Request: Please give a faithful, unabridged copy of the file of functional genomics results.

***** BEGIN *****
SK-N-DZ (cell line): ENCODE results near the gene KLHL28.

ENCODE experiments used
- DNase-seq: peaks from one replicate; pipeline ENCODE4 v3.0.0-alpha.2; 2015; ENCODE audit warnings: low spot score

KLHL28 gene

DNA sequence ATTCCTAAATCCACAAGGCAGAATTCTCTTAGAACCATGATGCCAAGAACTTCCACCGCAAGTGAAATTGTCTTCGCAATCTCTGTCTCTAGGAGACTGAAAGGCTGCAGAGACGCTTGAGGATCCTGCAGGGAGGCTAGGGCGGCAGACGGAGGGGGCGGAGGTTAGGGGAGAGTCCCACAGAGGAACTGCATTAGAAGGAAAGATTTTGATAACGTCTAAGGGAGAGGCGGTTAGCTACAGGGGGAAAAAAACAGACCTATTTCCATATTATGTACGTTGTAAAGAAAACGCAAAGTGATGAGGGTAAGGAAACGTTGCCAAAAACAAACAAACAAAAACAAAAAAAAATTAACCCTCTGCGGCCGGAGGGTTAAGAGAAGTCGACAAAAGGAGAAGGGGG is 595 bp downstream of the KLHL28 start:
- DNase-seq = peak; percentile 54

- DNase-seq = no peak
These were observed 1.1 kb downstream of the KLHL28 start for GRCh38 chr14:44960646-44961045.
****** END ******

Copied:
SK-N-DZ (cell line): ENCODE results near the gene KLHL28.

ENCODE experiments used
- DNase-seq: peaks from one replicate; pipeline ENCODE4 v3.0.0-alpha.2; 2015; ENCODE audit warnings: low spot score

KLHL28 gene

DNA sequence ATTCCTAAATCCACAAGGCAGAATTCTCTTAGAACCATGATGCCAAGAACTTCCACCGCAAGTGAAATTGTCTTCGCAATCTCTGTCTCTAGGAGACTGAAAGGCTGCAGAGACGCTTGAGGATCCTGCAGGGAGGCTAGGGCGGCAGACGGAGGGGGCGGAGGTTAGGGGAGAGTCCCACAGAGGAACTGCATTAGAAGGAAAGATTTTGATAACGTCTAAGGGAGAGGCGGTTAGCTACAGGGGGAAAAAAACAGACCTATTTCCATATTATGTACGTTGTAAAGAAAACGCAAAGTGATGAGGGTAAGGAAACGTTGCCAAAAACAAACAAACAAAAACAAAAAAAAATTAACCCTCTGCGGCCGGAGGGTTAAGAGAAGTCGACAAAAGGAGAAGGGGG is 595 bp downstream of the KLHL28 start:
- DNase-seq = peak; percentile 54

- DNase-seq = no peak
These were observed 1.1 kb downstream of the KLHL28 start for GRCh38 chr14:44960646-44961045.